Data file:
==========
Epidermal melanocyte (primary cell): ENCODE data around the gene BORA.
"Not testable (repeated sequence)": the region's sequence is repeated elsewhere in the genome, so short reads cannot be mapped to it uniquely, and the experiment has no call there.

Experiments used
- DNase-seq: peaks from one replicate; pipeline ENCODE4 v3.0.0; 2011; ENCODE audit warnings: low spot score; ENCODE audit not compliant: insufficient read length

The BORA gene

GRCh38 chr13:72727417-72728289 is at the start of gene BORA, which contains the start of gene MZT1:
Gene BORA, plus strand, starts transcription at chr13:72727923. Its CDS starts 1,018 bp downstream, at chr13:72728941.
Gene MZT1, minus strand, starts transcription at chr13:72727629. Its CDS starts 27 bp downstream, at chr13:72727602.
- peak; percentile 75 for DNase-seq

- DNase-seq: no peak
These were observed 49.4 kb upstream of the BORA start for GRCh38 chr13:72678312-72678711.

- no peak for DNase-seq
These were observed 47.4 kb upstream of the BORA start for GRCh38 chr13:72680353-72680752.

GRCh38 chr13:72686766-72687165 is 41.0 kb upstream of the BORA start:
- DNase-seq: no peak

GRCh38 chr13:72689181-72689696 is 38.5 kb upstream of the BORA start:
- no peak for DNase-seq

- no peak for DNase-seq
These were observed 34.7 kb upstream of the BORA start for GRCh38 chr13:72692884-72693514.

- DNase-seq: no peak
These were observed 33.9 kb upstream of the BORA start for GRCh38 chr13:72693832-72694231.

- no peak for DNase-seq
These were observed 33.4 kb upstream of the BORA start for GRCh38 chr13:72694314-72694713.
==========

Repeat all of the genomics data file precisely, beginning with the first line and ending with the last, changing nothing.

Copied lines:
Epidermal melanocyte (primary cell): ENCODE data around the gene BORA.
"Not testable (repeated sequence)": the region's sequence is repeated elsewhere in the genome, so short reads cannot be mapped to it uniquely, and the experiment has no call there.

Experiments used
- DNase-seq: peaks from one replicate; pipeline ENCODE4 v3.0.0; 2011; ENCODE audit warnings: low spot score; ENCODE audit not compliant: insufficient read length

The BORA gene

GRCh38 chr13:72727417-72728289 is at the start of gene BORA, which contains the start of gene MZT1:
Gene BORA, plus strand, starts transcription at chr13:72727923. Its CDS starts 1,018 bp downstream, at chr13:72728941.
Gene MZT1, minus strand, starts transcription at chr13:72727629. Its CDS starts 27 bp downstream, at chr13:72727602.
- peak; percentile 75 for DNase-seq

- DNase-seq: no peak
These were observed 49.4 kb upstream of the BORA start for GRCh38 chr13:72678312-72678711.

- no peak for DNase-seq
These were observed 47.4 kb upstream of the BORA start for GRCh38 chr13:72680353-72680752.

GRCh38 chr13:72686766-72687165 is 41.0 kb upstream of the BORA start:
- DNase-seq: no peak

GRCh38 chr13:72689181-72689696 is 38.5 kb upstream of the BORA start:
- no peak for DNase-seq

- no peak for DNase-seq
These were observed 34.7 kb upstream of the BORA start for GRCh38 chr13:72692884-72693514.

- DNase-seq: no peak
These were observed 33.9 kb upstream of the BORA start for GRCh38 chr13:72693832-72694231.

- no peak for DNase-seq
These were observed 33.4 kb upstream of the BORA start for GRCh38 chr13:72694314-72694713.